As our choral practice groups have been growing in size, I’ve been keeping a closer eye on scalability. Today, I was able to complete a (synthetic) test that simulated a performance involving
254 500 live participants, all connected via a single JackTrip server! This article is for the larger groups out there, about how to scale.
Any peer-to-peer based solution (JamKazaam, SoundJack, etc.) has inherent architectural limitations that will prevent it from scaling beyond several participants. I’ll save a more detailed explanation for another article, on another day, and focus instead on the two most promising client-server based solutions: Jamulus and JackTrip.
Jamulus uses a single “worker” thread to do most of its work. I’m not familiar with the reasons for this design, but generally it is much more difficult to build software that runs efficiently across multiple threads. The significant downside is that Jamulus fails to utilize the many cores that are available in any modern CPU.
Jamulus currently has a hard-coded maximum of 50 “channels,” where each channel is equivalent to one participant. This is for good reason, because after about 30 or 40 channels, you will max out the capacity of its worker thread. At best, this will lead to a very bad audio experience, and at worse a crash. It doesn’t matter how beefy your server is. In its current form, Jamulus is simply incapable of surpassing this limit.
JackTrip is multi-threaded, and very efficient at utilizing CPU resources. It scaled linearly for my test, using about 8 cores for every 100 clients. Even at 400 clients, memory usage was extremely low and there were no errors in the jacktrip or jackd process logs. However, the journey of scaling was not without pitfalls.
The first bottleneck you will likely encounter is hard-coded into JackTrip: it does not allow more client connections than vCPUs available. There is a patch currently available in the “chris” branch that removes this.
The next bottleneck I hit was a compile-time limit in the jackd server used by JackTrip. This sets the maximum number of clients, and the default is 62. You can read more about it here. Thankfully, it’s not hard to build a custom jackd from source to increase this limit to 512 (see below).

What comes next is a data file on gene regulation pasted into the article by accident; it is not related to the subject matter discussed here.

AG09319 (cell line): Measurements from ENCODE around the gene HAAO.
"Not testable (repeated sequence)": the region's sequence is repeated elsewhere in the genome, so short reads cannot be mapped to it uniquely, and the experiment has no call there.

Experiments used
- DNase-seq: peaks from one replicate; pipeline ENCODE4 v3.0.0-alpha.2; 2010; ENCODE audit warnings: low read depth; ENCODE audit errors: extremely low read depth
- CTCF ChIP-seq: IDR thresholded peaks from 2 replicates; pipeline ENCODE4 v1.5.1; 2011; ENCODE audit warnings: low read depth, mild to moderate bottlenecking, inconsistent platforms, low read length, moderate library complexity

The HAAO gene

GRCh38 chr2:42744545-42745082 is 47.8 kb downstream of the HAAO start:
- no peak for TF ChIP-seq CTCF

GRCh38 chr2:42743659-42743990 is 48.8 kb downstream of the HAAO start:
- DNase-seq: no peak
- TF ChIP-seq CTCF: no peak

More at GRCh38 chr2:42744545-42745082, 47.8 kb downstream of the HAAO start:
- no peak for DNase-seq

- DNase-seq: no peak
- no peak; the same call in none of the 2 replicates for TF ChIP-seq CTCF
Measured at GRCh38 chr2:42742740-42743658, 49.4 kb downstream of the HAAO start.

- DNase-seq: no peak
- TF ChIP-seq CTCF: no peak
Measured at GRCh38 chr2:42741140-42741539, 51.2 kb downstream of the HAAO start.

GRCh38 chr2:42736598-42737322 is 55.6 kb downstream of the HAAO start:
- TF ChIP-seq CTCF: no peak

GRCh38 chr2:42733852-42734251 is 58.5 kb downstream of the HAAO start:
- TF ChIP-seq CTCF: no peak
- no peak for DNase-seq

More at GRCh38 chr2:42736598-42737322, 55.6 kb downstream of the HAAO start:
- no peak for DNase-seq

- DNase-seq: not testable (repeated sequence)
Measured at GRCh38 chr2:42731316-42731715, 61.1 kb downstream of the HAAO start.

The next limit I hit was at 100. From the jackd logs:
client 220.127.116.11-99 has 99 extra instances already
Cannot read socket fd = 308 err = No such file or directory
Unknown request 0
My first attempts used a c5.24xlarge (96 vCPU) EC2 instance to run the JackTrip server, and a separate c5.24xlarge instance to run this jacktrip_load.py script. I learned that when Jack assigns names to clients, it uses a two-digit format, making “99” the max. This was a problem specific to my synthetic test. My subsequent attempts worked around it by using multiple c5.9xlarge (36 vCPU) instances to run jacktrip_load.py, each running up to 100 clients.
After this, I hit another limit at around 144 clients: jackd ran out of file handles and crashed. I’m using Linux for these tests, so it was easy enough to fix with a few extra limits.conf lines (also bumping number of processes to be safe):
@audio soft nproc 200000
@audio hard nproc 200000
@audio soft nofile 200000
@audio hard nofile 200000
At 254 clients, I hit another jackd limit that was causing JackTrip to crash with the following output:
Waiting for Peer… JackTrip HUB SERVER: Total Running Threads: 254
===============================================================Received Connection from Peer! spawning jacktripWorker so change patch Cannot open lsp client Cannot read socket fd = 1788 err = Success CheckRes error JackSocketClientChannel read fail JackShmReadWritePtr1::~JackShmReadWritePtr1 - Init not done for -1, skipping unlock jack_client_open() failed, status = 0x%2.0x 33
jackd was logging numerous errors, but they started out with this:
shm registry full
Cannot create shared memory segment of size = 426
JackShmMem::new bad alloc
Cannot open client
Cannot create new client